or Astral Travel in 600 words.

The Nigerian writer and critic Ikhide Ikheloa is disillusioned about many things, and does not shy away from saying them in his frank and often witty essays at the Nigeria Village Square, African Writer.com or in the Nigerian Newspaper, NEXT – the wasted opportunity of Nigerian Pro-Democracy Activists to right the wrongs of the country when it eventually got into their hands after decades of military rule, and the portrayal of Africans by Africans themselves in movies, novels and plays written for the Western market. He has written this guest post about his positive perception of technology as the new reality – the new weapons of navigating the labyrinths of the world.

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The writer-traveler Kola Tubosun visited me in Washington DC a few months ago. We had a great time. We had never met physically; however our spirits had been communing for several moons through the Internet. I do enjoy the company of African writers even though most of these meetings have been mostly on cyberspace. The Internet is today the world’s number one wonder, offering new opportunities and challenges and taunting our expectations of community. I know now from living on the Internet that the human spirit is superior to the flesh, unless when you are having really good sex. Every now and then I actually meet someone I have known on the Internet for a long time. The meetings are always joyful reunions, flesh pressing flesh in celebration of the indomitable spirit.

Travel and communication are abiding mysteries. Life is energy, restlessness and movement – of the body and spirit. The mind wanders and travels everywhere bearing gifts, burdens, and anxieties. I often reflect on the awesome power of the airplane and the first (foolish) passenger who hoped to return to land after the flight. Today, unmanned drones hit men praying in caves thousands of miles away from the Nevada desert.

In Nigeria, when we were little, we would string together two empty tins of condensed milk and try to communicate with the result. It was awesome hearing your friend’s voice on the other end. Today, my eleven year old son is a digital native. His Smartphone is his flashlight, jukebox, Internet access and remote control. He has built an electronic fence around himself, and only allows access to those who have earned it. If it would just uncork my bottle of Malbec, now, that would be powerful.

In Africa, citizens have been mercifully spared the tyranny of inefficient state-sponsored telecommunications. Cell phones are ubiquitous and have muscled their way into the lexicon of popular African culture. In Nigeria, people are using cell phones for robust commerce. They are also empowering women and children, restoring to them the privacy denied them in a paternalistic analog world.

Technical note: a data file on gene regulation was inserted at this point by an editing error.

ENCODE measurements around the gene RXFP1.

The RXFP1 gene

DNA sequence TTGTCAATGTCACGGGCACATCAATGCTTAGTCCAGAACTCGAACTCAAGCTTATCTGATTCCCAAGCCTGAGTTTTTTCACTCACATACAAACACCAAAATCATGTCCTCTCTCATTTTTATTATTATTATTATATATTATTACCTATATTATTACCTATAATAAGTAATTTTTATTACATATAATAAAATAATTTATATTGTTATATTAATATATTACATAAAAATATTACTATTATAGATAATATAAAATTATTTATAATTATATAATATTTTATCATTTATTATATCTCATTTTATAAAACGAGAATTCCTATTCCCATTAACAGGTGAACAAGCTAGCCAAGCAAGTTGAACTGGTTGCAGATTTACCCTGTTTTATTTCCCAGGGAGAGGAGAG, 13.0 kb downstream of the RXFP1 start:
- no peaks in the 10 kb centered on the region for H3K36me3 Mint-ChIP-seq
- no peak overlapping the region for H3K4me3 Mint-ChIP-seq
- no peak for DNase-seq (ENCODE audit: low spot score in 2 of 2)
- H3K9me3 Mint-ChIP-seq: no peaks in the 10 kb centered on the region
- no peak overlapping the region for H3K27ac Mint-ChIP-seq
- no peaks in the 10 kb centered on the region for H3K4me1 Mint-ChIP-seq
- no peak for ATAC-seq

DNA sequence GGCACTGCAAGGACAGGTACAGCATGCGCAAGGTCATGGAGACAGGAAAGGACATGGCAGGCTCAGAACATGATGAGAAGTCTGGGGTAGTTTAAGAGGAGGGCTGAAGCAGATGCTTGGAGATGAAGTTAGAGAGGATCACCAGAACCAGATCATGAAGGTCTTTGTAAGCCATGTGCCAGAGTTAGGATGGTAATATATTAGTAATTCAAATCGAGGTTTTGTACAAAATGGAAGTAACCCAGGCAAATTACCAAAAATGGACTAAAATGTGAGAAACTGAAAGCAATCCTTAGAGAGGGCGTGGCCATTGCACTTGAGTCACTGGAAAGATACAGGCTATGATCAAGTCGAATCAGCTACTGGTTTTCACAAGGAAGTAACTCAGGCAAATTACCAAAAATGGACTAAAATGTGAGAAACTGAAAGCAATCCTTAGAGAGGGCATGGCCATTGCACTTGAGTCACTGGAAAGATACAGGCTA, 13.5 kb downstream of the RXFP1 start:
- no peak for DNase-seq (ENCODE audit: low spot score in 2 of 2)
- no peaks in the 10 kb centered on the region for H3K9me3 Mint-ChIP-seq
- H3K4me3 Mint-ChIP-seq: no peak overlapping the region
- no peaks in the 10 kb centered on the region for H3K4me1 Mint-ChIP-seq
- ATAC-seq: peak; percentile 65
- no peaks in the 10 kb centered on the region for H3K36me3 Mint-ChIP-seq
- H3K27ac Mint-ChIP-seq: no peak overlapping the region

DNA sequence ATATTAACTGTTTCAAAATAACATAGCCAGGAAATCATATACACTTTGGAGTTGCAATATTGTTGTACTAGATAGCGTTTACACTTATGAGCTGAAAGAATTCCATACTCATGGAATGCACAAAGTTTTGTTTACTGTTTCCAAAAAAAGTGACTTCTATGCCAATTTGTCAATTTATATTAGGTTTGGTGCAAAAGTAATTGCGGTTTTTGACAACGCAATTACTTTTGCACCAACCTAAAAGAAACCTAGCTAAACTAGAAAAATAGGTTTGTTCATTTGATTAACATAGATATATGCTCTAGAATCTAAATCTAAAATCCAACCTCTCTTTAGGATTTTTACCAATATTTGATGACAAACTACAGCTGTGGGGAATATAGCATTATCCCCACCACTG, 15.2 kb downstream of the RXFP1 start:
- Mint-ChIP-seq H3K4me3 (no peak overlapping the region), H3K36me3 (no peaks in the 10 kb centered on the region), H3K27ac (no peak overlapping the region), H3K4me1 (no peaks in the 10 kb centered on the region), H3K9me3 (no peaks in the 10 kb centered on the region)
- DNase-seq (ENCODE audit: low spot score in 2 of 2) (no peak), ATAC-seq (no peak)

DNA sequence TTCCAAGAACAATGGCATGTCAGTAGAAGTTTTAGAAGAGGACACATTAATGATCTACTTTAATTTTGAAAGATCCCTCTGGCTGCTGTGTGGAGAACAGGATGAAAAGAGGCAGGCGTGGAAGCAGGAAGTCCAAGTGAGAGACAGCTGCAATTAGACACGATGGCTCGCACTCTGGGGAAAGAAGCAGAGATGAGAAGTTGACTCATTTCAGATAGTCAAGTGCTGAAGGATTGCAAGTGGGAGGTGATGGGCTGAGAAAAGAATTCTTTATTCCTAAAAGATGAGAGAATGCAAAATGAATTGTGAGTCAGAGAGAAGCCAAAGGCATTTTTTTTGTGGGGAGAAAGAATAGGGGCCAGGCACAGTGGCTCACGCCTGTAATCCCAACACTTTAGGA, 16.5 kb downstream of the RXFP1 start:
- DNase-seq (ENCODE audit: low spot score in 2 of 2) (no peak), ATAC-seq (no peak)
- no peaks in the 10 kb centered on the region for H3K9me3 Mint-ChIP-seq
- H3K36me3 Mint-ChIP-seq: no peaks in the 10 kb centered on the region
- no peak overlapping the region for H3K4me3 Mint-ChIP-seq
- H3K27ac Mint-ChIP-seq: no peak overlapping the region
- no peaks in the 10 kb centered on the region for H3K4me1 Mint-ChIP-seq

The Internet offers us amazing new opportunities to reconnect with the best of each other. New and emerging technologies are redefining our traditional notion of exile. It is now the norm to communicate with Africa in real time from anywhere in the world. I sometimes click on Google Earth and visit my childhood haunts. For me, exile doesn’t hurt as much as it did when I left home three decades ago.

Tubosun’s travels around America remind us that new and emerging technologies are redefining our traditional notion of exile. I salute the bravery and tenacity of the new writers and travelers. I salute the writers of generations before, warriors like Nnamdi Azikiwe, Flora Nwapa, Wole Soyinka, Chinua Achebe, Ama Ata Aidoo, Dennis Brutus, etc, who traveled to strange places of the heart and this world armed with nothing but their imagination and returned to teach us about the things they had learnt in their restlessness. They were our freedom fighters, teachers, entertainers and Internet access. Theirs was a crushing burden and they bore it with grace. Today the wonders of computer technology and modern travel make it possible for the individual to become a municipality of one and ignore the new criminals in black ravaging the land. We may be losing our best minds to narcissism. These new tools should empower us to help our people.  Who are our freedom fighters today? What is the role of the African writer in the emancipation of Africa?  Do we have an obligation to use our gifts to fight for much needed change in the land of our ancestry? I strongly and passionately believe so. There is so much to celebrate in the resurgence of African writing; our suffering people deserve some of the dividends. There is hope. It is up to us.

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Ikhide writes from xokigbo@yahoo.com, and I thank him for this wonderful expose. I don’t know what I’d have done without access to the internet and these new tools of technology, so his perspective resonates strongly with me and the purpose of this blog, which is to explore new ways of interacting with the world and confronting challenges of present generations with the means of information technology. Past guest-posts can be read here.

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